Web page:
Whose Decision Is It?

The reasoning behind custom-built front ends for some of the systems, Balicki explains, is that the insurer holds a unique business process focus on the decision maker from the beginning. "When looking at a process, we find who the decision maker is first and look at all of the processes that feed information to that person," he says. "We then streamline those processes to make that person's decision easier, wrapping as much automation around that decision maker as possible." Since information flows ultimately are pointed at an individual, the front end of the system - or the part with which that person interacts - is something Balicki wants to control. "I want to make sure that when our business decision makers talk to different departments, they can talk from a position of knowing," he relates.

This process focus on the decision maker then applies separately to each company division, since each has a different distribution system, adding to the overall complexity of the insurer, according to Balicki. "In commercial auto, we are a nonstandard market niche, so we use about 500 independent agents that we must maintain interfaces with," he says. "For mobile home, we are direct marketers, and for our collateral protection, we market to financial institutions."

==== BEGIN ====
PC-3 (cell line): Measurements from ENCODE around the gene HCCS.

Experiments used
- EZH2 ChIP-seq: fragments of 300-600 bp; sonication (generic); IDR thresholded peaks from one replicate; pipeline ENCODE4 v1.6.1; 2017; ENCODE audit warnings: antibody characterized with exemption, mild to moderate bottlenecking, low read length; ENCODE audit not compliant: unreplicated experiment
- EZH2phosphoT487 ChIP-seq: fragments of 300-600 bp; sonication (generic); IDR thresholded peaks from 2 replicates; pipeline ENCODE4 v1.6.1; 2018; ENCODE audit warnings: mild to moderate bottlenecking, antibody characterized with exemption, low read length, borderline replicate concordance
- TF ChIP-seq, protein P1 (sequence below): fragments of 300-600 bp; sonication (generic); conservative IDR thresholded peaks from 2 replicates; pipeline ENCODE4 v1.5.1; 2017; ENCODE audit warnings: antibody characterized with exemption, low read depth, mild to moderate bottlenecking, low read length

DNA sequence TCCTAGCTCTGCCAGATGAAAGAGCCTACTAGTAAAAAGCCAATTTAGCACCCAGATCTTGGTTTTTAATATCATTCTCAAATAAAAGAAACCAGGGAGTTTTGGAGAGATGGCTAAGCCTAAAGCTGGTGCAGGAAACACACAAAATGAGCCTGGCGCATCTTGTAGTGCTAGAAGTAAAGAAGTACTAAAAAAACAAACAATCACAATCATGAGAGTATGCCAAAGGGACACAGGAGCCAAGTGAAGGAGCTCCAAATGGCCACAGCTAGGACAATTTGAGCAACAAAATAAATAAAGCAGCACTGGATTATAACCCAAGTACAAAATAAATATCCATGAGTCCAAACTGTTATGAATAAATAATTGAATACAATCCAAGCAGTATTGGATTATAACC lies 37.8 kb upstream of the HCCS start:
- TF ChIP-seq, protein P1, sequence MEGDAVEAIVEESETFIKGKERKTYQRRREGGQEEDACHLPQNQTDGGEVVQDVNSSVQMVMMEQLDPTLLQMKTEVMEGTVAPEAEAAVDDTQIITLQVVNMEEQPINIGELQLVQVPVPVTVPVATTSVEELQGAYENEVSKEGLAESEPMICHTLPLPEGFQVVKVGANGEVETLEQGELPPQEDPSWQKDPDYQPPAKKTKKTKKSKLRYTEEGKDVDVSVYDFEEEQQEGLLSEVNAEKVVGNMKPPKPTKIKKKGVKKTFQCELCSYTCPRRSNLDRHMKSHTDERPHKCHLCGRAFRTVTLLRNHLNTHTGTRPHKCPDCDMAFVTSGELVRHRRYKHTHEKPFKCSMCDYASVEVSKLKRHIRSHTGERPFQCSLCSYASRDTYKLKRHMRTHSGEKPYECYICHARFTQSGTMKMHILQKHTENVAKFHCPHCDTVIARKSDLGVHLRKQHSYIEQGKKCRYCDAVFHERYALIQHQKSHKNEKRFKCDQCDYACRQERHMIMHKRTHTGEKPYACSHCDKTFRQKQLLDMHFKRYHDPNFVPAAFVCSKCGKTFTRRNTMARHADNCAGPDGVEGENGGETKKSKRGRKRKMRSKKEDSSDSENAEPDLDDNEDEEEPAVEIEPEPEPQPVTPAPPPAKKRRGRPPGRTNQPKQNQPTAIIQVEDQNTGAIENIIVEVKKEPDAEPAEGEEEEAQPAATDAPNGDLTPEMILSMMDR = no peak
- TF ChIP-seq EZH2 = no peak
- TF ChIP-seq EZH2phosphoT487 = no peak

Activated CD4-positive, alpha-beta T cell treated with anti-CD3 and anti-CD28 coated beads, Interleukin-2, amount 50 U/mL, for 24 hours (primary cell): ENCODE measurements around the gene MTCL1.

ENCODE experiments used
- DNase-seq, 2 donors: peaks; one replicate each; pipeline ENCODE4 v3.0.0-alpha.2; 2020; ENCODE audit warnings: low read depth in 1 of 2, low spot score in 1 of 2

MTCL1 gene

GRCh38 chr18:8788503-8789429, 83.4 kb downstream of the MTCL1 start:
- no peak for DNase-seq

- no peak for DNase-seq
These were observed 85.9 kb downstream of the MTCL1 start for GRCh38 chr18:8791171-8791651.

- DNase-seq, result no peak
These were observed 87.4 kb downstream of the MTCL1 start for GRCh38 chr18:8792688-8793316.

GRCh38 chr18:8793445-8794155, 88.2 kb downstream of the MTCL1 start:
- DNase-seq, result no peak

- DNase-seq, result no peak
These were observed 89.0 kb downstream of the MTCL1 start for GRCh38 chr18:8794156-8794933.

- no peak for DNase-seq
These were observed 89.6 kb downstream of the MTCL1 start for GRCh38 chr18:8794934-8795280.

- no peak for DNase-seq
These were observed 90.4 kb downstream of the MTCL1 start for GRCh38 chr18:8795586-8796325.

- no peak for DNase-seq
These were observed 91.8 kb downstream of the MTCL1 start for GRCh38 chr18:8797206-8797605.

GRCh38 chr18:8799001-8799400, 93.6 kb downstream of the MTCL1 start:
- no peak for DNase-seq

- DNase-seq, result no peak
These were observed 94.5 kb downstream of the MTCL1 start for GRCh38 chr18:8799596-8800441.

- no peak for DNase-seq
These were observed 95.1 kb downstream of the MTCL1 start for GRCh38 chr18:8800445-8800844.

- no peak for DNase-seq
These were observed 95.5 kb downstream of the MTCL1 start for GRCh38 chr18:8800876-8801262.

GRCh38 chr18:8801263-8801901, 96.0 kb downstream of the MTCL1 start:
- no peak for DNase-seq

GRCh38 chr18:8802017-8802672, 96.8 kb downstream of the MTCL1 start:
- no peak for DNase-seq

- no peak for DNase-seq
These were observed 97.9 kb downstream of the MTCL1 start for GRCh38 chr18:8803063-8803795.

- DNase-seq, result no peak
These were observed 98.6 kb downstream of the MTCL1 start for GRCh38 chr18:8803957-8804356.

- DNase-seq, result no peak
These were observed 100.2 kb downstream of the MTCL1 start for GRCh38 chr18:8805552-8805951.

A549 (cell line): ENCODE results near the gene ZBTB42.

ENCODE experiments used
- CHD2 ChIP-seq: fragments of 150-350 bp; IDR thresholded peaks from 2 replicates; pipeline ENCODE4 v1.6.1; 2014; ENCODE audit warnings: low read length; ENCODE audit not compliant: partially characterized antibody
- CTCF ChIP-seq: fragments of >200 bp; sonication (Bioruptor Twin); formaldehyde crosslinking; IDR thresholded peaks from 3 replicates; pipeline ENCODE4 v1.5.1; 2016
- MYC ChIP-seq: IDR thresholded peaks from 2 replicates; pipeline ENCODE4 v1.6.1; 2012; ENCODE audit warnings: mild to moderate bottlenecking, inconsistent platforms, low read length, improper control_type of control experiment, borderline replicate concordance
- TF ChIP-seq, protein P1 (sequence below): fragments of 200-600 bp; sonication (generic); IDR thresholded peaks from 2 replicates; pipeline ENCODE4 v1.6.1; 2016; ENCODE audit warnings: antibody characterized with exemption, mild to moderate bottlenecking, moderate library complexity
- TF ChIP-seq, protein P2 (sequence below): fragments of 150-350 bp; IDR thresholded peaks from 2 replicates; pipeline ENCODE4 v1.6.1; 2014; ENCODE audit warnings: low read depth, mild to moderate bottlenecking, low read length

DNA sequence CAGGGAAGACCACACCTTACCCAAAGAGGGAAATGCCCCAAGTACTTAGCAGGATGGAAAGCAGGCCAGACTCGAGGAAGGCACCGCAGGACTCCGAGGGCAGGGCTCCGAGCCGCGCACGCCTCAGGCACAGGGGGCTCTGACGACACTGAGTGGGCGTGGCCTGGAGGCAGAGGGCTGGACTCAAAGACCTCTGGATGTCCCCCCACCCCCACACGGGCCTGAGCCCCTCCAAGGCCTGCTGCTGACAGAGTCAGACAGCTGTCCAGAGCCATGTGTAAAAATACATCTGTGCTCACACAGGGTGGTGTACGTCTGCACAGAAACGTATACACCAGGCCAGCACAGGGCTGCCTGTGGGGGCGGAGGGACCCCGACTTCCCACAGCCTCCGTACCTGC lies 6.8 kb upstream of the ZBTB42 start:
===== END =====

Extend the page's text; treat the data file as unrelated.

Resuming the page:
With that in mind, the biggest challenge - and the most important IT goal for Balicki - is not missing the window for bringing a product to market. "As a small company [with 345 employees], we can and must respond to market changes more quickly than our competitors," he says. In the past, a division was likely to miss the market window to deliver a full product because the back-end systems were managed independently, creating a breeding ground for reporting mistakes, according to Balicki. "Now, we are able to manage the back end and get reports out fast, and I have an easier time working one on one with each division head to get our marketing strategies rolling," he says.

A Little Help From Friends